Now I'll grant that there has been a considerable artistic decline in commercial radio since it was deregulated in 1996.  Sadly, I doubt my boyhood hero Duane Ingalls Glasscock, renegade "clone" of WBCN morning man Charles Laquidara, would get his own show on any station in America today  ("Hello Rangoooooon!"). Yet you have to laugh at those newspaper stories about "the death of radio;" a 17th century medium calling a 20th century medium dead!  Placed any classified newspaper ads lately?  Ha!  Compared to other deregulated industries, like oh say banking and the airlines, radio is holding up pretty well.  How many mergers has your bank been through since '09 and have you flown on an airline recently, say in the last 10 years?  I get how deregulation is supposed to work theoretically, but sweet mother of mercy it has caused a world of hurt in the U.S.  I know the free marketeers would call this "creative destruction" but that's little solace when it's your knees that are being destroyed on a jam packed "beverage service only" flight that's been sitting out on the tarmac for 90 freakin' minutes.

Anyway, I still listen to the radio- FM and AM both.  Truth be told, I always have a selection of CD's in the car as well but after a while, especially on long trips, I start feeling like I'm in a "closed loop" and on goes the radio.  When I'm listening to the radio, whether its for music or talk, I feel connected to both the people at the station and my fellow listeners- it's not a feeling I get from a CD or my iPhone set on shuffle.  Plus, even though I have about 6,000 songs on the phone, there are no real surprises like those you get listening to a music station when you never know what they'll play next.  Furthermore, ask people who suffered through Hurricane Sandy or the Nor'easter in February how important radio is in a tragedy.  No power, no landline or wireless phone service- for many radio is their only connection to the outside world.  I have to say it really makes me mad that the aforementioned "free market forces" have kept an FM receiver out of smartphones for so long.  From what I've read, many phones already have the chip, but the manufacturers won't activate it because there's no money in it for them.  You would have thought after Katrina that they would have worked this out.  The good news is that I just read today that Emmis Broadcasting has an agreement with Sprint for FM radio in Android and Windows phones so hopefully we've turned a corner on what is an obvious no-brainer.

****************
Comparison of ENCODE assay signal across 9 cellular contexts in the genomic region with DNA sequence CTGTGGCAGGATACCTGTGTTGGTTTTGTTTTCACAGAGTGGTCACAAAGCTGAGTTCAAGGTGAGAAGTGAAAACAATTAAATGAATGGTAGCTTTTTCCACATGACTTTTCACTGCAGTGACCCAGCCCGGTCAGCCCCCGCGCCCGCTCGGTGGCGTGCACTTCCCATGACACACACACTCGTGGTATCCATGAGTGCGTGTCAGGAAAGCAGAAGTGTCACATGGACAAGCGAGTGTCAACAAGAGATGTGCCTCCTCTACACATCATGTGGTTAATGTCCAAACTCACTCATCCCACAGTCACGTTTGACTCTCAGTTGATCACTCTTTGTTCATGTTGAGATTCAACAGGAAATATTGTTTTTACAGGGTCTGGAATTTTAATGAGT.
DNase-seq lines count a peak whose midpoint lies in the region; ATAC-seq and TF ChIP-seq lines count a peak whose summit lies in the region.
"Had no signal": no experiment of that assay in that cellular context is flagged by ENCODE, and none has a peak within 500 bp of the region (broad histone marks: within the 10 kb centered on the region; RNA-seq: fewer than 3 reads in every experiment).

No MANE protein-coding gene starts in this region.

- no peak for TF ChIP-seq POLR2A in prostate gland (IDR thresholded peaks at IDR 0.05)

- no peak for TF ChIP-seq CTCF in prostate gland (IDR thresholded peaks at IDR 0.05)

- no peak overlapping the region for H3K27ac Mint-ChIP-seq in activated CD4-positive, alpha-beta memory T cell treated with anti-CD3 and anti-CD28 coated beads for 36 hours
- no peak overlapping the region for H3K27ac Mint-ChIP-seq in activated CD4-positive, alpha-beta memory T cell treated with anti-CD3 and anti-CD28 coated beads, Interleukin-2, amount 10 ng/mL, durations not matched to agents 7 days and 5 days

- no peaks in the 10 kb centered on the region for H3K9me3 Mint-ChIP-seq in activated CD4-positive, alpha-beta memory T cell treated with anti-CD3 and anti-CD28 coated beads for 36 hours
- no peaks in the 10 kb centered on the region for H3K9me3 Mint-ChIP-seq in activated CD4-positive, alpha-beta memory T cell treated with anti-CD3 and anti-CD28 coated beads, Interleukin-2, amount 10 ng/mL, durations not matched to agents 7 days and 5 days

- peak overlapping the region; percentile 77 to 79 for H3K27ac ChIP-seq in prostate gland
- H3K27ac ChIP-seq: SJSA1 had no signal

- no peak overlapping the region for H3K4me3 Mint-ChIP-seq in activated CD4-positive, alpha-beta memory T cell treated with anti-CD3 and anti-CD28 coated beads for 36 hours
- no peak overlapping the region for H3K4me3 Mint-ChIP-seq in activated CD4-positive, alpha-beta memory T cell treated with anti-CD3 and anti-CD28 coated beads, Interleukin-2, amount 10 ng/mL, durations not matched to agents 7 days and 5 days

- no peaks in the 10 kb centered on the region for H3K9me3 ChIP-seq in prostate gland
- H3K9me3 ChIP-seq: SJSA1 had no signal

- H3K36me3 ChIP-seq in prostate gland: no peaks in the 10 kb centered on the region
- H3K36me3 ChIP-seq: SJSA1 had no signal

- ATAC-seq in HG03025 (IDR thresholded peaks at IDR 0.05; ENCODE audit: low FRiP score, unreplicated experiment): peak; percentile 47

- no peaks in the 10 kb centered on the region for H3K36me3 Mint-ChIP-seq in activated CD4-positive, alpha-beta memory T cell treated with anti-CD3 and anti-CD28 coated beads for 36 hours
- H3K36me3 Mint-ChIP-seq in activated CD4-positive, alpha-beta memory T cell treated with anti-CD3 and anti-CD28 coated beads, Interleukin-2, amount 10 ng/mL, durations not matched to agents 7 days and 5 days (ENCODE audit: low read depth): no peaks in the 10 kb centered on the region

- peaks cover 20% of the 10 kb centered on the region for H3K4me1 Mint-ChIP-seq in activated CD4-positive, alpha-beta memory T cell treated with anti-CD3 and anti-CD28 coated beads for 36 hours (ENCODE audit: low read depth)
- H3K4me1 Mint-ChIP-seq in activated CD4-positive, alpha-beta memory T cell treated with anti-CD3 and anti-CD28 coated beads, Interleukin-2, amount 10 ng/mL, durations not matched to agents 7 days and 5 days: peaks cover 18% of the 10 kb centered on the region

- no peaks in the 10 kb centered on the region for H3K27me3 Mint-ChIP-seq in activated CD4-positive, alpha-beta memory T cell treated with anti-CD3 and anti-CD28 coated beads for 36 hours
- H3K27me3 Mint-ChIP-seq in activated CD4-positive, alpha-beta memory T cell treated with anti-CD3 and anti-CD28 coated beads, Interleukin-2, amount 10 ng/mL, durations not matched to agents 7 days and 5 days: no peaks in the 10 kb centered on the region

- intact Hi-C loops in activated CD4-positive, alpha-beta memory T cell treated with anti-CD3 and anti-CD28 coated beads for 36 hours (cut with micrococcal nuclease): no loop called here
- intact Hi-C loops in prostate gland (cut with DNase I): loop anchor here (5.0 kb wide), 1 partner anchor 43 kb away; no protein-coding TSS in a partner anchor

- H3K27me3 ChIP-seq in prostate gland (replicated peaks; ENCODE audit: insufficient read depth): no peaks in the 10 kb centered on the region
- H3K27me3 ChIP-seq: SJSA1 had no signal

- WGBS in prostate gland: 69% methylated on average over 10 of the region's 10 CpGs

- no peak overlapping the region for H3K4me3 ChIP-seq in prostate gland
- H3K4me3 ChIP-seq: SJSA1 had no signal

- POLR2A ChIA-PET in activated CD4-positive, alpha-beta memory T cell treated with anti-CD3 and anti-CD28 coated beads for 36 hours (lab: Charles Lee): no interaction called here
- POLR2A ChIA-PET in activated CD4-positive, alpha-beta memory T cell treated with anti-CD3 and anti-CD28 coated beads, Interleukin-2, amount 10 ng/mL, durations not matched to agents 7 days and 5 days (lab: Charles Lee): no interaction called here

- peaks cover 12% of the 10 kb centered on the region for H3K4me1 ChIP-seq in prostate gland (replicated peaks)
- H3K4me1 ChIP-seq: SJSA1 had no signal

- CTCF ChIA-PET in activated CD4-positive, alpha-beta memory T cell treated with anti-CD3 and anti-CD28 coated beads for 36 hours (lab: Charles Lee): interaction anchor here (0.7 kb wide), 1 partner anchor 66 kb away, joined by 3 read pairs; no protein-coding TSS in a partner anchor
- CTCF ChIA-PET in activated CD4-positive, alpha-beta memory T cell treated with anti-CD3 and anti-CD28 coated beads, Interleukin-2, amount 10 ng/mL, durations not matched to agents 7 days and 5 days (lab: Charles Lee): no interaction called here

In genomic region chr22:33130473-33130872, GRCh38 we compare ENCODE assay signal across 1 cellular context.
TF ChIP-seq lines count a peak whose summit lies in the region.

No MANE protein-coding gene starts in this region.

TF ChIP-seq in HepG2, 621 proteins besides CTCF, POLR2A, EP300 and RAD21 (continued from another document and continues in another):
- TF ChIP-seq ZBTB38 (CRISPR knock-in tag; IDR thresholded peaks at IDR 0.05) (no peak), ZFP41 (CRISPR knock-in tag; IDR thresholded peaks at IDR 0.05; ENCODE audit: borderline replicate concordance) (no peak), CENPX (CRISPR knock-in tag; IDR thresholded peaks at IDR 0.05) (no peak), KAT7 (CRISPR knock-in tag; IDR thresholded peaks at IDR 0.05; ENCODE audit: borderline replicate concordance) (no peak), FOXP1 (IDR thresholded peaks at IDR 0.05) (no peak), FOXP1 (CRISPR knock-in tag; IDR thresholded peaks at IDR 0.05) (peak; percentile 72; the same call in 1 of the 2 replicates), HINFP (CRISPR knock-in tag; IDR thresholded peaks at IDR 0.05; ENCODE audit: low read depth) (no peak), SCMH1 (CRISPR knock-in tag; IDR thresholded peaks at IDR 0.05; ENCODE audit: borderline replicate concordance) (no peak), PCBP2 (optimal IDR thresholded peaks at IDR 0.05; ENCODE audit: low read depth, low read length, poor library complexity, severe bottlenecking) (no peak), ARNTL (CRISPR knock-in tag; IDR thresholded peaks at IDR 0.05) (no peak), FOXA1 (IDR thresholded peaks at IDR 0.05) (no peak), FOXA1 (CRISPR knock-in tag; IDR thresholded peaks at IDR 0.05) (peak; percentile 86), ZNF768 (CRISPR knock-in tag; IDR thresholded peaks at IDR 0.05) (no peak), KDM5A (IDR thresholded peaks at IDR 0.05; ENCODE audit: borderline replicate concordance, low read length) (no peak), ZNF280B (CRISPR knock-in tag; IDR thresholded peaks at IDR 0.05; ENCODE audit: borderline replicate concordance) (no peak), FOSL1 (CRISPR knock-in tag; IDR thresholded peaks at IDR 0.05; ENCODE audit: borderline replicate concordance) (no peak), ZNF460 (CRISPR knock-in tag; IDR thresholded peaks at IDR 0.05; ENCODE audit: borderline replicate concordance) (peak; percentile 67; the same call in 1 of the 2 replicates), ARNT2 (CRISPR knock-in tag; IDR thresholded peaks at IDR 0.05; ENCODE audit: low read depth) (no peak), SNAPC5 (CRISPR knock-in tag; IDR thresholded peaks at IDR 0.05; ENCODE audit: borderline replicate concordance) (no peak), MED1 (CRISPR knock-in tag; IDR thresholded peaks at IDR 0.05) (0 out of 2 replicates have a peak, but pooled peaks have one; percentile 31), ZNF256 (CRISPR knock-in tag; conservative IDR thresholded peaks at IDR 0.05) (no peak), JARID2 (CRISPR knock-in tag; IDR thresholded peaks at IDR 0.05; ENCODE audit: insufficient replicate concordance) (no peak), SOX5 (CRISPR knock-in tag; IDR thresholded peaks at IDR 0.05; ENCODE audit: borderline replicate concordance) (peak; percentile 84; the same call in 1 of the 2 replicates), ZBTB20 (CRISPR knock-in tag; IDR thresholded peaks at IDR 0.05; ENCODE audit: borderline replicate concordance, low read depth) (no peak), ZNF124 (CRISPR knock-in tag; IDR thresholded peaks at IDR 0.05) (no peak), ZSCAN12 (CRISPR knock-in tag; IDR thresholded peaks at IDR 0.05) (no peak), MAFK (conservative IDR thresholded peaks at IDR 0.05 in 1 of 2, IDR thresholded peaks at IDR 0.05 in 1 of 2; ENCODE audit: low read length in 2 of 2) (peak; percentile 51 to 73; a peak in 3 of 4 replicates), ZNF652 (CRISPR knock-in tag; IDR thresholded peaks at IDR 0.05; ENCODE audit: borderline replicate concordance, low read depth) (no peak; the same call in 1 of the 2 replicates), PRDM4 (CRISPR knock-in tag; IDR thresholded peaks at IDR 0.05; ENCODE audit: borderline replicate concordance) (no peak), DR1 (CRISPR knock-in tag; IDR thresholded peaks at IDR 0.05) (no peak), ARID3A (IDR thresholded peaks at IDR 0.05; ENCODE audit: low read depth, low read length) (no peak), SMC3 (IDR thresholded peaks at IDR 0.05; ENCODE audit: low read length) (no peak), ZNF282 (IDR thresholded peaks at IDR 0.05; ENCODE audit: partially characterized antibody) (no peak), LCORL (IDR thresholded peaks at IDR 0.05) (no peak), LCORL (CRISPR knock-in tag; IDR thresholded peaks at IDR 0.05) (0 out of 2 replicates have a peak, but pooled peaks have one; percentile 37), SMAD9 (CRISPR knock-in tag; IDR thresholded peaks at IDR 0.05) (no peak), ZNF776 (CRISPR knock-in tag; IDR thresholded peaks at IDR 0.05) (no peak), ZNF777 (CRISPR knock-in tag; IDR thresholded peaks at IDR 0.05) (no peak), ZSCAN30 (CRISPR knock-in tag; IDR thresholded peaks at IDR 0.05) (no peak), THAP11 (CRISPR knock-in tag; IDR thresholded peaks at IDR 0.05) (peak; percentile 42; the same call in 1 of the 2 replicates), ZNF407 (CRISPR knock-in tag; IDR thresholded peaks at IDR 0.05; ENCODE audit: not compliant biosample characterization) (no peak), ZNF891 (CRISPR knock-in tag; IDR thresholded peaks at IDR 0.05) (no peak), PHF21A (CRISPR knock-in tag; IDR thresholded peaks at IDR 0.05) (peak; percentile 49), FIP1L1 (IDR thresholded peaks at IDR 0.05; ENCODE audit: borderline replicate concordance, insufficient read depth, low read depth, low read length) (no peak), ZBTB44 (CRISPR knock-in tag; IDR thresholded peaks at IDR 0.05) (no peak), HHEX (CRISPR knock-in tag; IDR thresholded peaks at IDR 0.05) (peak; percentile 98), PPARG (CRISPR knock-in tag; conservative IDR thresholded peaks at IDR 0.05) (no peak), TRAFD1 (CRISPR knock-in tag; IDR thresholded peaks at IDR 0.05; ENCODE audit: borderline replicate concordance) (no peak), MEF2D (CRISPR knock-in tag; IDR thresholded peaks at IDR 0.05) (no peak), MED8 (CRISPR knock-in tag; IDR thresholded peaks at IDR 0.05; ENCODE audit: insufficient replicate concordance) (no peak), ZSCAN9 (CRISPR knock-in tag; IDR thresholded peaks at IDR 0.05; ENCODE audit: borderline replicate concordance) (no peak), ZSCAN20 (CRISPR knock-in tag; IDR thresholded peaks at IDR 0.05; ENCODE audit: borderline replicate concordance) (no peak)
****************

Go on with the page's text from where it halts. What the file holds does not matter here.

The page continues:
My son rarely listens to the radio, but I'm happy to see my daughter Nica embrace the medium.  She fires through her four pre-set stations, lighting up when she finds her favorite hit song of the moment, singing at the top of her lungs.  That's one of the other things radio provides:  cultural consensus.  You can't really call a song a "hit" until you hear it all over the radio.  The Internet gives each of us the power to be our own "cultural curators" but as my ten year old self, alone in a bedroom full of Kiss posters and albums could tell you- it's much more fun when we share our passions.  That's not just what social media is about it's what all media throughout history is about- from cave paintings to Twitter, and that of course includes ALL KINDSA GIRLS!

Stream tonight's show below, or to download, right click and "Save Link As:"